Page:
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Delta State alums Rogers, Thrash to be awarded honorary degrees at University’s May commencement

By May 1, 2007General

Patricia Thrash

James Rogers

Delta State University will be celebrating its 80th Spring Commencement, Saturday, May 12 at 10 a.m. inside Walter Sillers Coliseum on campus. As part of the exercises, the University will be awarding honorary degrees to two leaders in the field of higher education – Dr. James (Jim) T. Rogers and Dr. Patricia (Patsy) A. Thrash.

Both Delta State graduates, Rogers and Thrash will be receiving the fourth-
and fifth-ever honorary degrees presented by Delta State. Each will receive a Doctor of Humane Letters degree, for which they were unanimously approved by the Institutions of Higher Learning’s Board of Trustees.

The pair has dedicated nearly their entire lives to the advancement of higher education, having served a combined 96 years. Until their retirements, they sat atop two of the nation’s six accrediting agencies in higher education.

“It is amazing that one institution produced two of the most important higher education leaders in the nation,” said Dr. John M. Hilpert, Delta State University President. “Regional accreditation is the critical certification of quality that a university must achieve. At one time, these two Delta State graduates led regional associations that accredit institutions in 30 of the 50 states.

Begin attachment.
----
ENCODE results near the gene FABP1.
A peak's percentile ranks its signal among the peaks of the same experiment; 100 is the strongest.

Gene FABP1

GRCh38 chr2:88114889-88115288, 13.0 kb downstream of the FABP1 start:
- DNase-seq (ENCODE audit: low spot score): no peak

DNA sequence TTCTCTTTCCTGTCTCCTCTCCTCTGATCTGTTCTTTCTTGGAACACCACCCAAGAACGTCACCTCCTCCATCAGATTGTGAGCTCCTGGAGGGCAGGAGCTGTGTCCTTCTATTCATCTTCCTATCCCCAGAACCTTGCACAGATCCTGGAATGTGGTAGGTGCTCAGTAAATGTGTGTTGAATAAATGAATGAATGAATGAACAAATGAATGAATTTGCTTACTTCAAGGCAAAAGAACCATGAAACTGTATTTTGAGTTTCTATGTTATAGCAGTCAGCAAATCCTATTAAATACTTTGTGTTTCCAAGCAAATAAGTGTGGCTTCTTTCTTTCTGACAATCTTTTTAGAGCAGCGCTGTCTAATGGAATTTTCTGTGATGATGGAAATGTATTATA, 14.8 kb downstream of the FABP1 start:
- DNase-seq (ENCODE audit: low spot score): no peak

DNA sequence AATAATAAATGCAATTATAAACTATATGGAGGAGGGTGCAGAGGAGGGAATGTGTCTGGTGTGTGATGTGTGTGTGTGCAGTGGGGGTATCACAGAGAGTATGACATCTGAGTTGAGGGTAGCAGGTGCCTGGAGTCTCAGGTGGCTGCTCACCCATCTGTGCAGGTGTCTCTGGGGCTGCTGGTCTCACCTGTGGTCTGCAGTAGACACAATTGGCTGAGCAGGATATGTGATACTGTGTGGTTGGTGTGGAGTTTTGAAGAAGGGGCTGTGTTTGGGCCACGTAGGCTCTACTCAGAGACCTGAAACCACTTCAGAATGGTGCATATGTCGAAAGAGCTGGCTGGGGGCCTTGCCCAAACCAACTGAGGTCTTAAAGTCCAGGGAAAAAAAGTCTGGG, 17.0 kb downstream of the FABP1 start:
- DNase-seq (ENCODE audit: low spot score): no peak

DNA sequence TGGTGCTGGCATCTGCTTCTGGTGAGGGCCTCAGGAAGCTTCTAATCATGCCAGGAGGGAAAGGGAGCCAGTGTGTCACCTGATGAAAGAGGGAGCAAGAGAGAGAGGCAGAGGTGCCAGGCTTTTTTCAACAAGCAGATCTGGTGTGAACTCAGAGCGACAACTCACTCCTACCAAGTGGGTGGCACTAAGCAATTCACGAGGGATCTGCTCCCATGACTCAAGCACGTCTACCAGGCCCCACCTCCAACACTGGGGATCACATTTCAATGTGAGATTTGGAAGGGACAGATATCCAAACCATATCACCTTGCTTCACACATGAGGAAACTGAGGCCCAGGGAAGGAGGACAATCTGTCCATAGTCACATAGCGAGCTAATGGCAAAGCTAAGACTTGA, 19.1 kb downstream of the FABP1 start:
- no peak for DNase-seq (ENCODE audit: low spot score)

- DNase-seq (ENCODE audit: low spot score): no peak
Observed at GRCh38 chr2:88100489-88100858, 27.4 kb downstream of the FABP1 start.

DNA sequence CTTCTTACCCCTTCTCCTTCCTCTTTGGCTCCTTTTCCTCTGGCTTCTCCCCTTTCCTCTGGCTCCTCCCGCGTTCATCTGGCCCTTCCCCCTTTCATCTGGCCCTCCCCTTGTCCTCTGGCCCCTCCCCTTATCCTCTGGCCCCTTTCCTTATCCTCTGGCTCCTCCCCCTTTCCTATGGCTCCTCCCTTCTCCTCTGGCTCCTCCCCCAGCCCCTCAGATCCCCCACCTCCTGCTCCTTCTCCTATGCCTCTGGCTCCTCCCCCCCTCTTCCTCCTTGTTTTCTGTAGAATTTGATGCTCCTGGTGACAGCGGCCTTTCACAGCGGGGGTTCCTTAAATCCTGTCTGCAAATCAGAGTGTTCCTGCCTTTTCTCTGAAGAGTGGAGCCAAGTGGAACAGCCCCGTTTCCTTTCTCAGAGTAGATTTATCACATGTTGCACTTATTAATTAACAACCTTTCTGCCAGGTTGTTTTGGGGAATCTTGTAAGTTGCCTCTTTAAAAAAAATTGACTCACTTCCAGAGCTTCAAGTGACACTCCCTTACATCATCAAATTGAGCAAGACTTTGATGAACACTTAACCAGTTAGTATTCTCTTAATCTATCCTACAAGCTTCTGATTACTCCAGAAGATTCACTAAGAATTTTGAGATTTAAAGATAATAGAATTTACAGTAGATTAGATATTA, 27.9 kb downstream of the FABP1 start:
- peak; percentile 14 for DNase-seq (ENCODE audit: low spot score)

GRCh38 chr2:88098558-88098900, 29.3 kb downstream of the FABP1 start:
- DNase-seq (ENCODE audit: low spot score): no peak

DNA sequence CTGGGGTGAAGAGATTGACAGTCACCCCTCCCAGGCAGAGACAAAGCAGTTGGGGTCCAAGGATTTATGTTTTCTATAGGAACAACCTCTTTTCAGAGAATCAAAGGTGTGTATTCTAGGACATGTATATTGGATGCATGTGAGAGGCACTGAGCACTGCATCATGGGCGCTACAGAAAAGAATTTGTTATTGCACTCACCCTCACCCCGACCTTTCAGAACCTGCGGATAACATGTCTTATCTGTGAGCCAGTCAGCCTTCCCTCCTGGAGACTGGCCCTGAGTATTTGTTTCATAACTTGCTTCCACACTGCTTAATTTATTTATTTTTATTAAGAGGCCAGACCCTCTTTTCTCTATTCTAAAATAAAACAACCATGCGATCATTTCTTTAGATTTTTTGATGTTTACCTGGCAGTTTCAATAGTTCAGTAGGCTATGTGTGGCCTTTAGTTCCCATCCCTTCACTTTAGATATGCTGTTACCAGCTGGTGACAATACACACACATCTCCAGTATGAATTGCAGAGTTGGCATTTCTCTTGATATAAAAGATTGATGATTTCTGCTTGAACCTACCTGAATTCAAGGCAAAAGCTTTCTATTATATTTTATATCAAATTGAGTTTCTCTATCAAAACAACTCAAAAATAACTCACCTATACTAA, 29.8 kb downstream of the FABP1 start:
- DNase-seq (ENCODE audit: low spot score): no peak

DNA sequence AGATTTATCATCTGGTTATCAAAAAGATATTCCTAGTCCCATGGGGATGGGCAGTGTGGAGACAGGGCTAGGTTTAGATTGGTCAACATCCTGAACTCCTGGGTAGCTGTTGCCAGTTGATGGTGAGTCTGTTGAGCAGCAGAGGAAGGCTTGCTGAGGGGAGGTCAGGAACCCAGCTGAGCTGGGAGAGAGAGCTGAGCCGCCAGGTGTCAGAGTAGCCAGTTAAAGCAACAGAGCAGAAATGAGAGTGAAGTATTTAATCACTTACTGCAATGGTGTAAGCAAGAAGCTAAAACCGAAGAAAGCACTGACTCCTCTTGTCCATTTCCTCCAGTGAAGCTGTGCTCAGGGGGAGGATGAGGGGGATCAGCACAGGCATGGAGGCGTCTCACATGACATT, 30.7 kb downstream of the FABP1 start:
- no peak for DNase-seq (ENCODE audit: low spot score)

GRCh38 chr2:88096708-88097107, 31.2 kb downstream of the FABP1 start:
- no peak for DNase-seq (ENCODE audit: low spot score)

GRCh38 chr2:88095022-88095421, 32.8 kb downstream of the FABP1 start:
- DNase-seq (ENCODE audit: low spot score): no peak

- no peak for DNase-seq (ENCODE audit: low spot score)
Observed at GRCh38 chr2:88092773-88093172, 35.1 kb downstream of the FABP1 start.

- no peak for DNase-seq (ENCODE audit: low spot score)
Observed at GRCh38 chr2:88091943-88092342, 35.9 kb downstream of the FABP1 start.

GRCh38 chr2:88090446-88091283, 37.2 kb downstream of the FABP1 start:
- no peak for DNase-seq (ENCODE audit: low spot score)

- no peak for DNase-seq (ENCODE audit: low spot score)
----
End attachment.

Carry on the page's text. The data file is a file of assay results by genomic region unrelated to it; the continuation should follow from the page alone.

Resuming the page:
“We are proud of these two successful alumni and thrilled that we can honor them at our Spring Commencement. Furthermore, we are proud of the history of quality education at Delta State University,” he concluded.

A 1955 graduate of Delta State, Rogers earned his bachelor’s degree from Delta State in biology. Following five years of service to the United States Navy, he continued his education at New Orleans Seminary and Florida State University. Rogers served as Dean of Students at Pensacola Junior College before accepting a similar position with Armstrong State College
in Georgia.

In 1970, he advanced to the rank of President at Brenau College in Gainesville, Ga., where he oversaw the complete modernization of the 100-year-old institution in all facets of its operation, including curriculum, faculty, admissions, learning resources, student services and development. He would remain in that position for 15 years.